Back To My Garden

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It seems as if it has been a year since I last had a morning stroll in my garden. I’ll start by saying that I’m sad that I can’t manage to post every day. Part of the reason for this is that I simply have too much work to do. Insurance claims, learning to manage my personal finances (a strange new experience for me) and a hundred other time consuming duties call on me to spend an average of twelve hours a day at the computer or chasing down details.

However, the bigger problem is that I’m finding it difficult to extract much enjoyment from life. I know that this will pass as I get over the steep mountain of absolutely necessary busy work and can get a glimpse of the peaceful valley beyond.

Just outside my front door, there is a hibiscus bush with deep red flowers. It also sports freckled variegated leaves. Here is the blossom which greeted me this morning:

In the background at the right of the reproductive bits of the hibiscus flower you can see some blossoms of my night-blooming jasmine.

My friend Val Jerram has cautioned me against viewing every obstacle to happiness or seemingly onerous task as a problem.  She suggests instead that I see them as challenges.  I did not really understand this until I began to apply a long forgotten technique from the days when I was battling crippling depression. The trick is turning it around.  For instance, one of the obstacles to happiness is the seemingly insurmountable problem of learning to manage the rather complex personal and business finances about which I have been absolutely ignorant for more than three decades. Eunie was so good at managing all this and did it so effortlessly that it didn’t seem worth my attention. I am now paying for the luxury that I enjoyed for so long.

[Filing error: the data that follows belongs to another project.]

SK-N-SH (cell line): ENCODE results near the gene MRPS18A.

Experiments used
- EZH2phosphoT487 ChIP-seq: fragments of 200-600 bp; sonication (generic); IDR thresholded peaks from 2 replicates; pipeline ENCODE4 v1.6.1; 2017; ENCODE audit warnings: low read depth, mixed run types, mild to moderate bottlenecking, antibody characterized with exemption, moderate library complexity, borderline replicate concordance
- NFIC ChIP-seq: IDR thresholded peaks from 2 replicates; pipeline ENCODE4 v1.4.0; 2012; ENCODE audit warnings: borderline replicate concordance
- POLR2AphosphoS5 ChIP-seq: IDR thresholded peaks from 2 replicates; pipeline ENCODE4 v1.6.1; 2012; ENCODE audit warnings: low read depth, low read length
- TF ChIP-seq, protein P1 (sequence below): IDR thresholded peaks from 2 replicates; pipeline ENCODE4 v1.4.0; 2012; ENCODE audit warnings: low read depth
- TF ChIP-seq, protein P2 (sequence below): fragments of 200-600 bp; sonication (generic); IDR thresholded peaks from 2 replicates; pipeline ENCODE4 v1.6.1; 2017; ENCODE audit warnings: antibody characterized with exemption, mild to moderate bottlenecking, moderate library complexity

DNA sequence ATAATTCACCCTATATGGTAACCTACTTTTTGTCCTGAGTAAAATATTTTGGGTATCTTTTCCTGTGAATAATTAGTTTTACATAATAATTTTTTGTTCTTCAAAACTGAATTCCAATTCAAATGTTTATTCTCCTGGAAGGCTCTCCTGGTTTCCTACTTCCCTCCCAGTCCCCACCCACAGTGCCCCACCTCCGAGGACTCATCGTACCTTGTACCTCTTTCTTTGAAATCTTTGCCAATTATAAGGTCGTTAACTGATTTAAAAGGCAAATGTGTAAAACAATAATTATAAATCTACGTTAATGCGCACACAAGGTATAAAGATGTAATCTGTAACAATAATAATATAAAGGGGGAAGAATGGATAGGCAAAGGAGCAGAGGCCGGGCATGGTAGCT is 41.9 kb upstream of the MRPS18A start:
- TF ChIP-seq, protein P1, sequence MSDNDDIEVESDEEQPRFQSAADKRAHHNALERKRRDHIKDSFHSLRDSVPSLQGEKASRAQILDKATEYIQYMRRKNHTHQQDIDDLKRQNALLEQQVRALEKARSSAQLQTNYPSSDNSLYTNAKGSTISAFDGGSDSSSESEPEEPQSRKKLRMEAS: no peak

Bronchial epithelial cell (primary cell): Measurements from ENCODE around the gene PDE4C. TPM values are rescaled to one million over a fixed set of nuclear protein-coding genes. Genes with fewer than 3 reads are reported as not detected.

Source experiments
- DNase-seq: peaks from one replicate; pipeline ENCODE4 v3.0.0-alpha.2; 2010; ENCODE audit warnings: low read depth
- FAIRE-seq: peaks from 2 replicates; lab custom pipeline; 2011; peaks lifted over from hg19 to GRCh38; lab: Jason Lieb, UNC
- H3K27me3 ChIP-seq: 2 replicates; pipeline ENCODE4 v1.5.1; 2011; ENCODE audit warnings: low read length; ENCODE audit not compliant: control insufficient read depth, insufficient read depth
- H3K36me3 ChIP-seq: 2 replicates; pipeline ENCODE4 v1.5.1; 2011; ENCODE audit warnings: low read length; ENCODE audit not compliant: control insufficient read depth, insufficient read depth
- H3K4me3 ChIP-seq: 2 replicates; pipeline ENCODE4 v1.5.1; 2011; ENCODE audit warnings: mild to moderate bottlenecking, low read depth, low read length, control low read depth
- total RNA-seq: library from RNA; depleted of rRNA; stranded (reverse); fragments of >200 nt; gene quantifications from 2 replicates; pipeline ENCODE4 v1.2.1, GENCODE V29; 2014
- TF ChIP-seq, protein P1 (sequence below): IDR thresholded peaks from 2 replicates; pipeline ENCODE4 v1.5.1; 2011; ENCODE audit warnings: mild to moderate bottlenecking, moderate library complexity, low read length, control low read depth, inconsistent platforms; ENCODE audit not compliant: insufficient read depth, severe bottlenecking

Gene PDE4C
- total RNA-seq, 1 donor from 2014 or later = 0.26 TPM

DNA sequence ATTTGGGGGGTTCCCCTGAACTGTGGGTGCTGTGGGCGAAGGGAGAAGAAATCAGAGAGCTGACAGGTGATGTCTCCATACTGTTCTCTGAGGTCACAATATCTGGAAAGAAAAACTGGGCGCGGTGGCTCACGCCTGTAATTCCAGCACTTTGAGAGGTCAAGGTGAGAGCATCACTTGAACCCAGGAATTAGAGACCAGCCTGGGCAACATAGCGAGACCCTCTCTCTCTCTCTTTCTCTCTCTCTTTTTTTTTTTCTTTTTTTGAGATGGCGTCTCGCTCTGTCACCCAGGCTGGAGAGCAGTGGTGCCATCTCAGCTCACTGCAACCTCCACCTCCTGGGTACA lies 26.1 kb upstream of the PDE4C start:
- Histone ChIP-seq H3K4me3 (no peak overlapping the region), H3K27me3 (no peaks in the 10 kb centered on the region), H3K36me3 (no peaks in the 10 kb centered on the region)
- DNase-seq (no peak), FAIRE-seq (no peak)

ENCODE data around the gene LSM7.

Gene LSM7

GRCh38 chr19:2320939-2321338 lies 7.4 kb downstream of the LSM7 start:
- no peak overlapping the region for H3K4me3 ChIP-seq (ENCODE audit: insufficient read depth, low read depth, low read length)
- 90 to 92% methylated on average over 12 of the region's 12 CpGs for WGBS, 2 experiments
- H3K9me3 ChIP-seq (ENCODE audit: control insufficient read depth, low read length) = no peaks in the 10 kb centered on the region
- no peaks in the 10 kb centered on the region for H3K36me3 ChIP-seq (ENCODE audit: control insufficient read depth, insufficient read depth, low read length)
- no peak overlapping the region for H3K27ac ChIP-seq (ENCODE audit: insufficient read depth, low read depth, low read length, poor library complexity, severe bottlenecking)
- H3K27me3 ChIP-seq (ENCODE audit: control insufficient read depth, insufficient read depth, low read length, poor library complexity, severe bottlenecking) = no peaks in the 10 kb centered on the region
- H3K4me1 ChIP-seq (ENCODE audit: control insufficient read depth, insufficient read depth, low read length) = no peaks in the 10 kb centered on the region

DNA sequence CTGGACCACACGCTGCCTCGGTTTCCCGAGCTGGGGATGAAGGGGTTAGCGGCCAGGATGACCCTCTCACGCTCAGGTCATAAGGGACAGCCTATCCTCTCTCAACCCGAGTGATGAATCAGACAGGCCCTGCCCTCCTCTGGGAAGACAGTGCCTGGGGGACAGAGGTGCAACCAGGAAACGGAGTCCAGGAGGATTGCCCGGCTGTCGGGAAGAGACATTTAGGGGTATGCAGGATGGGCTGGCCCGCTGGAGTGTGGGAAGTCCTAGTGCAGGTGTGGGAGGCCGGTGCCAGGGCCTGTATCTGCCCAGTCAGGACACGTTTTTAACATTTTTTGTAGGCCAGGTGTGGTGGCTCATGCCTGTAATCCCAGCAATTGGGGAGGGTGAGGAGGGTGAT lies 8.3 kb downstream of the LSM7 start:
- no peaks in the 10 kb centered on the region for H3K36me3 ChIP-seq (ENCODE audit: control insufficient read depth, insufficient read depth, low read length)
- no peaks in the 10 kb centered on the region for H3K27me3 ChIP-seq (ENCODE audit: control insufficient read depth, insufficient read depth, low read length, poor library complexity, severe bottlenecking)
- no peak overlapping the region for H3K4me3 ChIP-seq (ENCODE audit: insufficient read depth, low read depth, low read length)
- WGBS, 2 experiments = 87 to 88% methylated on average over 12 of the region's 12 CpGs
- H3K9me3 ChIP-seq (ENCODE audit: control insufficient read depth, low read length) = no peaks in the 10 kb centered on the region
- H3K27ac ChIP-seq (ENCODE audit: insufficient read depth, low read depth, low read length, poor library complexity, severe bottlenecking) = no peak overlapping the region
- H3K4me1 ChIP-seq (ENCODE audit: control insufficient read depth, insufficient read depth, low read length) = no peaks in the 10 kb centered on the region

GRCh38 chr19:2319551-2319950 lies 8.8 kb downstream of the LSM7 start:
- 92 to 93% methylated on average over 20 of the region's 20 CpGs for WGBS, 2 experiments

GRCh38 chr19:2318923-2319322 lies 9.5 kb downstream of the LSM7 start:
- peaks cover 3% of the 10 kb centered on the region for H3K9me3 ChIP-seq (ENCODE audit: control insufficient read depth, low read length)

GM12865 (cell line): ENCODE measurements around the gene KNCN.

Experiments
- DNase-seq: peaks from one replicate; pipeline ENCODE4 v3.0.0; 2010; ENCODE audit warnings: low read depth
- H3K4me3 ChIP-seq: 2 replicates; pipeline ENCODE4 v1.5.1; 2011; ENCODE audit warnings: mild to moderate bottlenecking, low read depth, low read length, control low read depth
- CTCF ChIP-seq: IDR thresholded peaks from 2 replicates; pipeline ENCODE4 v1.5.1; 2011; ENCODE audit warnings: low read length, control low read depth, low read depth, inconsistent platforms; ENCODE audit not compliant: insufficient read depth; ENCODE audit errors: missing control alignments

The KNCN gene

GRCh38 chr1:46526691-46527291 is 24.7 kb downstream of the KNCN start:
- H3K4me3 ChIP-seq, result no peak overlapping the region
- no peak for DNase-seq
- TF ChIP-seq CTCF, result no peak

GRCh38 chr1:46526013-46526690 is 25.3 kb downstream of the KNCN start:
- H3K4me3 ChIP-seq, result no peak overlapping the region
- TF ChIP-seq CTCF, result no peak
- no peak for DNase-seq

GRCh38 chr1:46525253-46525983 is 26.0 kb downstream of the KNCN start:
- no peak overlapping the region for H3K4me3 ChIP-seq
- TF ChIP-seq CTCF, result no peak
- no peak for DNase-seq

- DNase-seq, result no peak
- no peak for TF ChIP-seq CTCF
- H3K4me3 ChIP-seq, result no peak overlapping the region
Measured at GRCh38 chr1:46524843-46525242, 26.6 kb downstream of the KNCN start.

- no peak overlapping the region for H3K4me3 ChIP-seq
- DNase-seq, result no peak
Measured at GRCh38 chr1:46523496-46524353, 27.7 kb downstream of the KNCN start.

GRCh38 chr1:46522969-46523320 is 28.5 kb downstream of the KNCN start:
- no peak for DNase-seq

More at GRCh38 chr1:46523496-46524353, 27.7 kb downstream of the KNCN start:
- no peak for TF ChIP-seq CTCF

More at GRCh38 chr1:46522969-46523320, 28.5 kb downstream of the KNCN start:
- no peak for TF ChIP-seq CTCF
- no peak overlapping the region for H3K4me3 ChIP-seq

So, applying the technique of turning it around, I am trying to view the obstacle as an opportunity to take charge of my life again instead of rapidly drifting into a truly hopeless situation. Only a modest learning curve and entering a few hundred transactions into bookkeeping programs stands between me and the confidence that I so desperately need.

Around the corner from the front steps is another hibiscus bush with outrageously hues leaves:

What is that  all about?

Out by the little round garden with a candlestick tree in the middle are some small white hibiscus. Bees are usually swarming around these in the morning. Today they must have been sleeping late:

You can see some bees feeding on these blossoms here and here.

And, of course, no stroll through the garden would be complete without the orange lilies:

I need a holiday.

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21 Responses to “Back To My Garden”

  1. Sue Fletcher Says:

    What a beautiful, beautiful garden you are blessed to enjoy! 🙂

  2. Steve Goodheart Says:

    MadDog, I really admire the way you are going at these “mundane” things and seeing them as an expression of your life and wholeness. Very, very skillful, which you know, by now, from your Buddhist friend, is about the highest complement! lol!

    Love the flowers….added to my huge Jan M. collection….be strong, my friend. The metta is still coming in strong for you and your life.


  3. Bill Spinks Says:

    Truly, a beautiful garden. It may seem an empty blessing…I hope you still see the blessing that it is. I’ll keep talkin’ to the Man about you.

    -Rozta’ bill

  4. pvaldes Says:

    I’m still here

    Being a non-English native speaker to try to write about some themes can be a minefield. I simply can not to be so subtle or precise as required by the situation, and talk about other questions can be seen as an exercise of triviality, but anyways I’m enjoying also the crazy leaves of your Hibiscus “cooperi” and the discrete presence of the Cestrum nocturnum in the background …

  5. pvaldes Says:

    … This last plant is appreciated also in the Mediterranean Spain, we call it “Dama de noche”. Most of the time she disappear in the garden between more colorful buddies but in summer nights its green flowers can be detected at 10 yards by its delicious and strong scent. In a similar way, as a recent reader of your blog, I had see Eunie appear several times and say hello before to return to the backstage, leaving its own invisible “fragance” in your life; a ring of comfort, happiness and protection…